Meeting Report: Policing Dumfries and Galloway

Date: 
8 February 2019
Speaker(s): 
John Maxwell

There was an excellent turnout for the Society's meeting on Friday night — despite the wild weather brought in by Storm Erik. Members and guests were treated to a comprehensive guide to the history of policing across Dumfries and Galloway by retired police officer, John Maxwell. John began with a brief outline of his career with Dumfries and Galloway Constabulary. He was drawn to the police force in 1978 — having already established a good career with ICI as a qualified engineer. He went on to serve the region for 30 years. It could be argued that he continues to serve the police force. In retirement, John speaks about its history, and has brought together some of his 15 years of painstaking research to produce the definitive history of the Royal Burgh of Dumfries Police (1788–1932), first published in 2013 under the title Without Fear or Favour. Like his book, John’s talk was illustrated with images of Burgh Police memorabilia, including batons of office, group photographs of policemen and officials, individual portraits of Superintendents and Chief Constables, as well as the places in Dumfries and Maxwelltown that we associate with policing through the decades. John gave an account of the origins of policing in Dumfries and Galloway, the Parliamentary Acts (such as the Police Act of 1811) and the taxes which were put in place to enable improvements to local living standards and public safety. He outlined the development of the burgh, county, Stewartry and municipal policing divisions which amalgamated across the region at various times, ultimately becoming part of Police Scotland in 2013.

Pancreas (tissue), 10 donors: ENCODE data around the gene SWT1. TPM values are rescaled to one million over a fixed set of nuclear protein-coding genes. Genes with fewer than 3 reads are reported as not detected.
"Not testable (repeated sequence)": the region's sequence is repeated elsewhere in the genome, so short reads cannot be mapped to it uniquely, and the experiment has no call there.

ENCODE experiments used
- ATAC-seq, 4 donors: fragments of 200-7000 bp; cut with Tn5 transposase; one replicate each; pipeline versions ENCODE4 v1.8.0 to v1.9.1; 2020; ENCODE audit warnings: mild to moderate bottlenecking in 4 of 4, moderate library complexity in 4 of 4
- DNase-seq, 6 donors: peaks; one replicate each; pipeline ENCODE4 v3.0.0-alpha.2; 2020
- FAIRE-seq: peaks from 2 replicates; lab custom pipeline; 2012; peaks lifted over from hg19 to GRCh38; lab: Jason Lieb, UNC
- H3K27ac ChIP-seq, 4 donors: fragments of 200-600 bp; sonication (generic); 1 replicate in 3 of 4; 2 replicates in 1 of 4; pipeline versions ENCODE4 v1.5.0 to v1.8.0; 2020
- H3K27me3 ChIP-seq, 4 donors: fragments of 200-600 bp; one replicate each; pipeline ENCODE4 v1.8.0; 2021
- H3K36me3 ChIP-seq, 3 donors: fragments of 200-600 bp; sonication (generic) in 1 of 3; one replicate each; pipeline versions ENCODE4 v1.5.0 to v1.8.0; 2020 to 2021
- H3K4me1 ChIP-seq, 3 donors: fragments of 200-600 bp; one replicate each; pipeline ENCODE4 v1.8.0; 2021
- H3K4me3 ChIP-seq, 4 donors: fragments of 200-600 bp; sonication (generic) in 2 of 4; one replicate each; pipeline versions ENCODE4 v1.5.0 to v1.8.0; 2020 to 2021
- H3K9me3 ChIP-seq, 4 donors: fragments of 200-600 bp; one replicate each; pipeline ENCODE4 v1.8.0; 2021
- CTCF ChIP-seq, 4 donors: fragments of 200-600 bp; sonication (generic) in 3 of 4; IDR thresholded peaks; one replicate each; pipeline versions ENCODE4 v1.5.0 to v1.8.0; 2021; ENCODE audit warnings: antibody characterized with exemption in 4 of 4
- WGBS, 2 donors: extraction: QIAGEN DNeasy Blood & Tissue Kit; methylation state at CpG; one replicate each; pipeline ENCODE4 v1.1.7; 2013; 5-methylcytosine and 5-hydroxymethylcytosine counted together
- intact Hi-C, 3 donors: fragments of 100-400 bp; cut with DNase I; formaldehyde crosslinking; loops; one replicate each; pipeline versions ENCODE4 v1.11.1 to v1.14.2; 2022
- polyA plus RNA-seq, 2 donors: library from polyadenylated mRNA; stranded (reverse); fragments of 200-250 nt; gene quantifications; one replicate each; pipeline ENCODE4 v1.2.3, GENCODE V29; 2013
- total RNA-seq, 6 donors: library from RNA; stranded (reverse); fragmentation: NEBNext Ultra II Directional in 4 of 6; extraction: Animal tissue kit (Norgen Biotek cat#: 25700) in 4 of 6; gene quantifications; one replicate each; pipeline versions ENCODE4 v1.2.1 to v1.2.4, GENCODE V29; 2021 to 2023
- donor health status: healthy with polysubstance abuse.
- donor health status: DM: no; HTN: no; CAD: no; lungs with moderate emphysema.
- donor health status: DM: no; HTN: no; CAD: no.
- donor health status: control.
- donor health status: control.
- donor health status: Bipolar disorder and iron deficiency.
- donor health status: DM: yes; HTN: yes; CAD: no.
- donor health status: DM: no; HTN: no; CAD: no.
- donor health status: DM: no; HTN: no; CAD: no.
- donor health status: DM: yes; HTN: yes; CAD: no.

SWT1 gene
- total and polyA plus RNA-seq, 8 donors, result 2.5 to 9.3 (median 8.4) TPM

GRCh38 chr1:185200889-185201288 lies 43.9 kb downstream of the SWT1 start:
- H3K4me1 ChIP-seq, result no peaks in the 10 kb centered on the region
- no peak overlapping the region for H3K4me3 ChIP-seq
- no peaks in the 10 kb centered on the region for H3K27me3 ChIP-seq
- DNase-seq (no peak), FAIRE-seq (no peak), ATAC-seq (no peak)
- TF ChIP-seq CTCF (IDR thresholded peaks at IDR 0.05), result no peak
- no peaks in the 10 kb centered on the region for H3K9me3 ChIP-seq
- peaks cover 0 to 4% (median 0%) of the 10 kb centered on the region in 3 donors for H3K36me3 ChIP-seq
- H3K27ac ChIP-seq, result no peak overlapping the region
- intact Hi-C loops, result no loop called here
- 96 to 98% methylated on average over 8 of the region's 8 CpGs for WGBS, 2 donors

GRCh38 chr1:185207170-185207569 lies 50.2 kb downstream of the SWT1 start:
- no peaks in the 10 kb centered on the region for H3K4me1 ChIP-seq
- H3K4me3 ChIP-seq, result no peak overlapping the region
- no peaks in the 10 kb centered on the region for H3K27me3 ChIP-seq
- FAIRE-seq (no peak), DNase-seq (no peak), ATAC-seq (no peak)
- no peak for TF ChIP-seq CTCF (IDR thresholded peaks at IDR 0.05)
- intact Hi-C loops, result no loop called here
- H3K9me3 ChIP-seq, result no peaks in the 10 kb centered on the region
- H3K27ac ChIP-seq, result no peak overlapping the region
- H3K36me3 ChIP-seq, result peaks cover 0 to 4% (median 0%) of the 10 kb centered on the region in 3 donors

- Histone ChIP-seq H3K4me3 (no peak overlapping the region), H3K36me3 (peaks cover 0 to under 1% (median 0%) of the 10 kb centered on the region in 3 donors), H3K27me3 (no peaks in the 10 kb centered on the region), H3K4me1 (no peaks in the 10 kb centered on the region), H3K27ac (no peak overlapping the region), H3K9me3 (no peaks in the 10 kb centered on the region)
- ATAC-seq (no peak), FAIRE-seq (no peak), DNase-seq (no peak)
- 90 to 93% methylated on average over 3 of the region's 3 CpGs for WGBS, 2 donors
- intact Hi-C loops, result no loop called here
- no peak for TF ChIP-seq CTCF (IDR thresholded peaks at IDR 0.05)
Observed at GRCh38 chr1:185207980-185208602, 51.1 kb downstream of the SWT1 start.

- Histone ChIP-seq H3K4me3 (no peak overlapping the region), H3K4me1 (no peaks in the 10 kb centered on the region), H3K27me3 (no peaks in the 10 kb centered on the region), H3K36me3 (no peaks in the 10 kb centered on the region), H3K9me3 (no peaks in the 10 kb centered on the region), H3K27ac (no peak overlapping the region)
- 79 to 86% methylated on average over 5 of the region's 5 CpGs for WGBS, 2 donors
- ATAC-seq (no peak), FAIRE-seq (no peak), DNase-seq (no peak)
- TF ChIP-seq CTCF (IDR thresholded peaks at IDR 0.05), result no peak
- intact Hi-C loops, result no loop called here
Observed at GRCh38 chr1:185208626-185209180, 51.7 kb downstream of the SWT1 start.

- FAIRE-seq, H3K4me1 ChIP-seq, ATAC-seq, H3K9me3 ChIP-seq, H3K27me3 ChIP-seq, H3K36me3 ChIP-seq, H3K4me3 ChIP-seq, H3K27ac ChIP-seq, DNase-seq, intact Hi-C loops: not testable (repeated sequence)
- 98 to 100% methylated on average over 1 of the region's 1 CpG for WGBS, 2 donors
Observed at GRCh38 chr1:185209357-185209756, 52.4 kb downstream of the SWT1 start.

Dumfries Burgh Police Force, 1932 (on the date of the amalgamation with the Dumfries County Police). Courtesy of Dumfries Museum.

Perhaps we believe that we live in an area of Scotland where fewer incidents and crimes occurred over the past 200 years, and therefore have less to contribute to the history and development of policing in Scotland? Our speaker detailed several instances in which our region has experienced significant events in policing history, as well as events which tested their skills and resources to the extreme:

  • The last public hanging of a female in Scotland (Mary Timney) was in Dumfries in 1862.
  • The last public hanging in Scotland (Robert Smith) was in Dumfries in 1868.
  • The worst rail disaster in British history occurred at Quintinshill near Gretna in 1915.
  • One of the deadliest maritime disasters in British waters was the sinking of the MV Princess Victoria, a British Railways car ferry on the way from Stranraer to Larne in a storm in 1953.
  • The worst air disaster in British history occurred when the Pan Am Flight 103 exploded over Lockerbie in 1988.

The region has been at the forefront of change and innovation in policing. Women were employed to police the workforce at HM Gretna Munitions Factory during the First World War. The murder at the Little Ross Lighthouse led to a manhunt across Europe in 1960, and early use of forensic techniques were seen in Moffat when Dr Ruxton’s victims were discovered in a ravine in 1936. John Maxwell patiently answered the audience’s questions and was thanked with an extended round of applause, leaving the audience with a greater appreciation of Dumfries and Galloway’s contribution to the history of policing.

J.T.